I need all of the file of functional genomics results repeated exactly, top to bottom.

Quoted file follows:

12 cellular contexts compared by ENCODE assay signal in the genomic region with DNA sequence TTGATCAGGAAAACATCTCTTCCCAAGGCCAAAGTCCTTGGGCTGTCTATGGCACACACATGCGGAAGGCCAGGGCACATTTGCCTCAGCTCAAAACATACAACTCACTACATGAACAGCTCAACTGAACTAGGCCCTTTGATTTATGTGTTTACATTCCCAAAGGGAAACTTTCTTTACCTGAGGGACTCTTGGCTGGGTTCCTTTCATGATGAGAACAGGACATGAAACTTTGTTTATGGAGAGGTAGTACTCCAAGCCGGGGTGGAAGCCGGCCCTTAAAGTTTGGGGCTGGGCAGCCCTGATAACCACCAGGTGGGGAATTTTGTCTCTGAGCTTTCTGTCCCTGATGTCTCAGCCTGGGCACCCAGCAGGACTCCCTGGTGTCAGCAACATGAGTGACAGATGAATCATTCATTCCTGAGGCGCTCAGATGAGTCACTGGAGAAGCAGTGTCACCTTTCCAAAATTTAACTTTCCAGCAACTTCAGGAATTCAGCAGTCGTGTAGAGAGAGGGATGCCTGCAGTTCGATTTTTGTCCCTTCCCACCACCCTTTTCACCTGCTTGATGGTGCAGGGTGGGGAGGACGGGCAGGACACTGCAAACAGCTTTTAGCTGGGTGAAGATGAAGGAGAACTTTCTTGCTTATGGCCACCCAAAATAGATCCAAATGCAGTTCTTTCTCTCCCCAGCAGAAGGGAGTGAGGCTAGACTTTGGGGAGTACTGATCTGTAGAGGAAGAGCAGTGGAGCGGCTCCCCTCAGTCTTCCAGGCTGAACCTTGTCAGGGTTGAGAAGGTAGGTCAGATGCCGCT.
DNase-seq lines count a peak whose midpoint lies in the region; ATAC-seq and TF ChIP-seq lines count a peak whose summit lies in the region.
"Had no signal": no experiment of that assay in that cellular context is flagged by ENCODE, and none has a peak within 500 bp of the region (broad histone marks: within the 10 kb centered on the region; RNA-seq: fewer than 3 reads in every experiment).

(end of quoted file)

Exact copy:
12 cellular contexts compared by ENCODE assay signal in the genomic region with DNA sequence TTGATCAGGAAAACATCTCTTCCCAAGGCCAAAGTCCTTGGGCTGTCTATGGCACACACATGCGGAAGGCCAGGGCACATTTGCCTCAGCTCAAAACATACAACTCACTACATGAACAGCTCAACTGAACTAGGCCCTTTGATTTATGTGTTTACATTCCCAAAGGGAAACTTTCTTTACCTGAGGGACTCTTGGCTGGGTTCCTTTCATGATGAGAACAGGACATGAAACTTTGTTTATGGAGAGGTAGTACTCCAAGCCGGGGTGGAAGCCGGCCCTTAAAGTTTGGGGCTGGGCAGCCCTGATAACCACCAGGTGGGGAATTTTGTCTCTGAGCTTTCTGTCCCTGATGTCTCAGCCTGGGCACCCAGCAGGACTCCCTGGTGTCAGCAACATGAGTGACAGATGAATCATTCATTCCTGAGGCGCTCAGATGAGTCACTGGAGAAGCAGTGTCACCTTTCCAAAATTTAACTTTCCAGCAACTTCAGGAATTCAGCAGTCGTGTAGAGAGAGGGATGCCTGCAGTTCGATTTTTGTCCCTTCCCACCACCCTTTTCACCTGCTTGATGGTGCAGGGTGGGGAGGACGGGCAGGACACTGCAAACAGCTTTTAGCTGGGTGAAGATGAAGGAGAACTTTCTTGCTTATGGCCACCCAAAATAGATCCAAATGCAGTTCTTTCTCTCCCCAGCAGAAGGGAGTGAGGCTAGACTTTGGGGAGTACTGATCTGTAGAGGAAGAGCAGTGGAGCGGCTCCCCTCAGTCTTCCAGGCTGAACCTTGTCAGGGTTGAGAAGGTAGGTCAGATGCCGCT.
DNase-seq lines count a peak whose midpoint lies in the region; ATAC-seq and TF ChIP-seq lines count a peak whose summit lies in the region.
"Had no signal": no experiment of that assay in that cellular context is flagged by ENCODE, and none has a peak within 500 bp of the region (broad histone marks: within the 10 kb centered on the region; RNA-seq: fewer than 3 reads in every experiment).